Yes. 1. Be on top of your applications. Contact the concerned Govt. departments in India and insist that they send the documents to you. Having someone going to these offices in person also helps. One of the documents from the (Ministry of Human Resources Department) MHRD is very straightforward. You may run into issues at the passport office and more importantly at the state department. Having some contacts in these offices help!!
2. Make sure all required documents are submitted and pay attention to the application procedures.
3. If you feel there is a delay in getting the NORI, start the stage 3-waiver application for the DOS and keep it ready. You can also contact the Indian Embassy in DC and request them to send the NOS to DOS as soon as they get your application (This happens only if you get all 3 NORIs and your consulate forwards the decision letter to the Embassy). You can also send out the application package (again pay attention to the application process and required documents) to DOS, St. Louis. It takes about 6 weeks for the application to reach from St. Louis to DC. It is possible to get the NORIs in this 6-week period and the Embassy can send the NOS to DOS within this time, you will be saving 6 weeks. However, even if the DOS in DC receives your application package, they will not process your application until they receive the NOS from the Indian Embassy. In some cases the DOS receives the NOS after 2-3 months of receiving the application and this is totally acceptable.
4. You can also expedite the process once the DOS receives all the documents. Please take help from an attorney or a senator or congressman to expedite your application. Pay attention in doing this as once the request to expedite is rejected they will never consider another request to expedite. Get expert advice for this process.
5. In unusual and critical circumstances the DOS will extend J1 visa beyond the 5-year period. During COVID-19 the DOS is offering a 60-day extension and this request should go from the university and should accompany a letter stating that your waiver process and travel has been affected by COVID-19.
6. Request your university to have all the documents ready from H1B application. Tell them to get your Labor Condition Application (LCA). The only document outstanding to submit a H1B petition should be your J1 waiver. Once you get the approval you can immediately file the petition.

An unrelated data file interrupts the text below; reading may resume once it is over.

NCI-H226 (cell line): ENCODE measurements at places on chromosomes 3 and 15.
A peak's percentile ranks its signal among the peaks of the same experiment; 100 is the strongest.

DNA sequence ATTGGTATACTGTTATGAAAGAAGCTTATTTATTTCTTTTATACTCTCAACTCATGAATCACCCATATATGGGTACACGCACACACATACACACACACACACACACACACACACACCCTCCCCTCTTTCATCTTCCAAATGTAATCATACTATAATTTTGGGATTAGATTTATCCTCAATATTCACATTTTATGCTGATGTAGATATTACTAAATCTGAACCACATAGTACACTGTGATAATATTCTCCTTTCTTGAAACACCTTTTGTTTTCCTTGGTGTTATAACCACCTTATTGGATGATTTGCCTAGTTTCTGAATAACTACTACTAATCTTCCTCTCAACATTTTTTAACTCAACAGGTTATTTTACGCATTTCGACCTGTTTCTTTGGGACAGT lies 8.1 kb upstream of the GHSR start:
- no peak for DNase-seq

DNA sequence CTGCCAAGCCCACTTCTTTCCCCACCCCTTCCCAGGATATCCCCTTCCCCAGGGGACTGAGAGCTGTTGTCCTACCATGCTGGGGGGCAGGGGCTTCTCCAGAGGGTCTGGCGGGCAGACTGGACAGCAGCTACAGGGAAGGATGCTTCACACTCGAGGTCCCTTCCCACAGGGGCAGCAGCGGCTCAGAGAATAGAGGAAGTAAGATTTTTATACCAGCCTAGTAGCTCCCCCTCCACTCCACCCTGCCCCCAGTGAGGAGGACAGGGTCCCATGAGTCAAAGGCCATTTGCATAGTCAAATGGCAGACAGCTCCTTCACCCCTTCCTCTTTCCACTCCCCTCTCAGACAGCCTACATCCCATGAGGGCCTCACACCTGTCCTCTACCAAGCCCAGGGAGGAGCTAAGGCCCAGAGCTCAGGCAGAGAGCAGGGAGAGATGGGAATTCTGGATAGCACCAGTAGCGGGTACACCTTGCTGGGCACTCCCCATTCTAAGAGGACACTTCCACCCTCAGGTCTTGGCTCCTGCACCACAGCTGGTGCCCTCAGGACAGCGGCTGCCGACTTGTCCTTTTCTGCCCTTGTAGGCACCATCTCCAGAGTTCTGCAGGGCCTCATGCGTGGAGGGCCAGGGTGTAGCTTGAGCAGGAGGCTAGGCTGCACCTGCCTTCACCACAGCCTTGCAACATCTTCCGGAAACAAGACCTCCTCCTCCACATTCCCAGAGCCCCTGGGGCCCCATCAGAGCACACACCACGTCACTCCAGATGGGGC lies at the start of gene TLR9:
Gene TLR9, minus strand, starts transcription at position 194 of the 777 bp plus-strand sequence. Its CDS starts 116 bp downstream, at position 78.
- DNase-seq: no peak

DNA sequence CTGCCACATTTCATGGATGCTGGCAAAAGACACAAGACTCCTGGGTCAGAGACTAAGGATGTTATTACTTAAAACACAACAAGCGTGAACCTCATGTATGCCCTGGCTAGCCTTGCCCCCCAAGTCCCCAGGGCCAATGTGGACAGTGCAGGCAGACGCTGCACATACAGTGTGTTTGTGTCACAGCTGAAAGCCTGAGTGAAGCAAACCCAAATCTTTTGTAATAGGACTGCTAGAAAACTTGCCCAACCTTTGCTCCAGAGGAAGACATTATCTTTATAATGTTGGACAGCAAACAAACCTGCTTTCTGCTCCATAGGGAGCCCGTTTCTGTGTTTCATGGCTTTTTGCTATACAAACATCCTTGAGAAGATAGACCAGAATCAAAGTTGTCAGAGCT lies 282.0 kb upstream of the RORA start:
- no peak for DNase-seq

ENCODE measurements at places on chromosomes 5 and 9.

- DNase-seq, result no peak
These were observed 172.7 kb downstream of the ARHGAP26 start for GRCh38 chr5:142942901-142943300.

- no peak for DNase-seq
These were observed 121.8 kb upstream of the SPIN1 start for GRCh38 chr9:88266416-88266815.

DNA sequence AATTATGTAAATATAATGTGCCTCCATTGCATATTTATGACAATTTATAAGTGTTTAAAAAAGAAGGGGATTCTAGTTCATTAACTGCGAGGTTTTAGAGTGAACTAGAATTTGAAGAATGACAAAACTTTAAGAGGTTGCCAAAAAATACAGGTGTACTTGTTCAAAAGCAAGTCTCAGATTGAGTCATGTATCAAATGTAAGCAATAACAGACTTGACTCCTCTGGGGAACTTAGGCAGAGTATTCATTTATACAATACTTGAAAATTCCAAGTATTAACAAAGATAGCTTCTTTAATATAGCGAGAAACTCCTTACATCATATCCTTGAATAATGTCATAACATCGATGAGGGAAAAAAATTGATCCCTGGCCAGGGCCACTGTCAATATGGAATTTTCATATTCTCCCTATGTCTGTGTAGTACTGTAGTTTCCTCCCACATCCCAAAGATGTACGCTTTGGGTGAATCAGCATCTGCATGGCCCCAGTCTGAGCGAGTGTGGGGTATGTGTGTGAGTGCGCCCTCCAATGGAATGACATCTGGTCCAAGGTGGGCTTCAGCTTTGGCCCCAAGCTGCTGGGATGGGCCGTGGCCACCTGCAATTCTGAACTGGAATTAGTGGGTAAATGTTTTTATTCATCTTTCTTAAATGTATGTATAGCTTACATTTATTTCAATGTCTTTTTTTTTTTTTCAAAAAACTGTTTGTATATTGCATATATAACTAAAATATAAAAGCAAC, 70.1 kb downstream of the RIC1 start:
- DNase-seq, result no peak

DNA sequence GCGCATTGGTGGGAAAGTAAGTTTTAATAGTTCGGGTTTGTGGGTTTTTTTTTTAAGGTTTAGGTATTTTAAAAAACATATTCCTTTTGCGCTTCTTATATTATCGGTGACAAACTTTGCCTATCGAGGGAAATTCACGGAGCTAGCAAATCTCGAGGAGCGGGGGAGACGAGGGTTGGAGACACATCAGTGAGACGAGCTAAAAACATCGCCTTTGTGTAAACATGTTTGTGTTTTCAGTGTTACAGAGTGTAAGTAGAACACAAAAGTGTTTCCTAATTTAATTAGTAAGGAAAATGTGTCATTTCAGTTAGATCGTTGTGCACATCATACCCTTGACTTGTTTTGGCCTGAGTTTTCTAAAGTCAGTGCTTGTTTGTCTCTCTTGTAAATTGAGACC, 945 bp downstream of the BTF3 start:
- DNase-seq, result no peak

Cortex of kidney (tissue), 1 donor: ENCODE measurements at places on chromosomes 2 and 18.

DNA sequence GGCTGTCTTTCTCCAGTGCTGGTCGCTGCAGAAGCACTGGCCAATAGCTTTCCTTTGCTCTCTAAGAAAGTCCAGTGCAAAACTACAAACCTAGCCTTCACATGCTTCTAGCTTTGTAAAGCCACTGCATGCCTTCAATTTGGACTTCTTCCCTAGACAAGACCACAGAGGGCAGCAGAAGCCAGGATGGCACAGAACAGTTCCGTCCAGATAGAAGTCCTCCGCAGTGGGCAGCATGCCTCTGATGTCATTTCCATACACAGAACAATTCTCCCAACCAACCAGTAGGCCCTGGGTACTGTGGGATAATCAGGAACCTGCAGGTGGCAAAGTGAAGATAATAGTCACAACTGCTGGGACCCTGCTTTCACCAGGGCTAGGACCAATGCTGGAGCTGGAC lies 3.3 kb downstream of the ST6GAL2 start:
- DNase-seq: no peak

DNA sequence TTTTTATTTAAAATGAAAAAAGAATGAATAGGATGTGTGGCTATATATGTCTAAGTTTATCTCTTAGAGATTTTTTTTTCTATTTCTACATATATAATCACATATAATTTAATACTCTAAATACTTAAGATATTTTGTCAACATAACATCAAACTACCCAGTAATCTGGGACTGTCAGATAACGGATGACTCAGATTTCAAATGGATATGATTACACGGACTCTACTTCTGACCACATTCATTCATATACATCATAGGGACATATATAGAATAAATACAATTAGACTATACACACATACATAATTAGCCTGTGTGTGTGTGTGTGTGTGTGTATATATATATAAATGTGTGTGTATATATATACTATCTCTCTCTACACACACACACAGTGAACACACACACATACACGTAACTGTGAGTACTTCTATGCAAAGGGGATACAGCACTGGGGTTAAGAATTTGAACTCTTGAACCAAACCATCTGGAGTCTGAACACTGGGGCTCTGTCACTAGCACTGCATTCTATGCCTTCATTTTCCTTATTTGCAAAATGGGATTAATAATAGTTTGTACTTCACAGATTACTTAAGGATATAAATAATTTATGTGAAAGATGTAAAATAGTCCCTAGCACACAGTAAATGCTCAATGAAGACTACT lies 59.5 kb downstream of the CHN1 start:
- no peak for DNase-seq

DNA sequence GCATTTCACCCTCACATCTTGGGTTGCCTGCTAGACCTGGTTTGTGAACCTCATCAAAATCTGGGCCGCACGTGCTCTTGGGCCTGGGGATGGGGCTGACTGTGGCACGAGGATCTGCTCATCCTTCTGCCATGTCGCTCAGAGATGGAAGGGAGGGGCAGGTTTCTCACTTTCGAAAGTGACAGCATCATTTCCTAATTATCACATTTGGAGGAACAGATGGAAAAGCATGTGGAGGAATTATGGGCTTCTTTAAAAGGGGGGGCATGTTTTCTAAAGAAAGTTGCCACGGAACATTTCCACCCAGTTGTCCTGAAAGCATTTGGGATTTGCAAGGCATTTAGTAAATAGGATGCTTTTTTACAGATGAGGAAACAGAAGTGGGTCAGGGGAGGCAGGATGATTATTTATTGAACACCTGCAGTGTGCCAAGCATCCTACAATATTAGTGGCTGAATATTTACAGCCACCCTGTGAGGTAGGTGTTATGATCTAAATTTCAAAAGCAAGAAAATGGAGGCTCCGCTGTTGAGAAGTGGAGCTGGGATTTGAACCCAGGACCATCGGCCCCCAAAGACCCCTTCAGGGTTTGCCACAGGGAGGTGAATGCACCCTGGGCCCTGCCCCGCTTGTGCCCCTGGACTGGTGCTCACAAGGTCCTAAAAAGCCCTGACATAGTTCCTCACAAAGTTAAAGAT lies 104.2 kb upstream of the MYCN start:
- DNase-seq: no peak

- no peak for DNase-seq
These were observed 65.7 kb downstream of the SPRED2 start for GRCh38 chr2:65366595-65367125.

Can this be done by ourselves, or do we need to take professional help? What’s a good place to start?
You can do this. You will need professional help only if run into trouble. Refer to point 4 above.
What are some suggestions about setting our expectations while we are in the process?
Expect delays! Especially, in the Indian offices. Be on top of it. Contact them and request them to process your application. Anticipate delays and start the steps mentioned above depending on the delays.
Typically, how much would this process cost, and do you know if employers cover these expenses?
Employer will not cover this cost. It will cost you about $200-$250. This is including the postal charges.
Do you get an acceptable level of communications from USCIS or does one have to keep nudging them? How do you get to talk to a customer support agent?
The USCIS has no control over your application till they receive a favorable recommendation from the DOS. You can email the DOS at firstname.lastname@example.org. They are slow in responding but they will get back to you. Contacting USCIS on the other hand is very easy. They have a customer care number (1 (800) 375-5283). But, this is generally not required.
Once you get the J1 waiver, are there any restrictions one needs to keep in mind?
You cannot avail any J associated privileges after getting the waiver. And that is the reason I have mentioned above to hold on to the NORIs and apply for the final waiver when you have only 12 to 15 months left. And there are also travel restrictions after H1B petition is filed.
I found this site to be helpful, but it is from 2018. Do you think this is still relevant?
Very much relevant. However, if you are stuck in any of these steps, feel free to reach out to us via our email link and we will be happy to put you in touch with Rajesh to help out.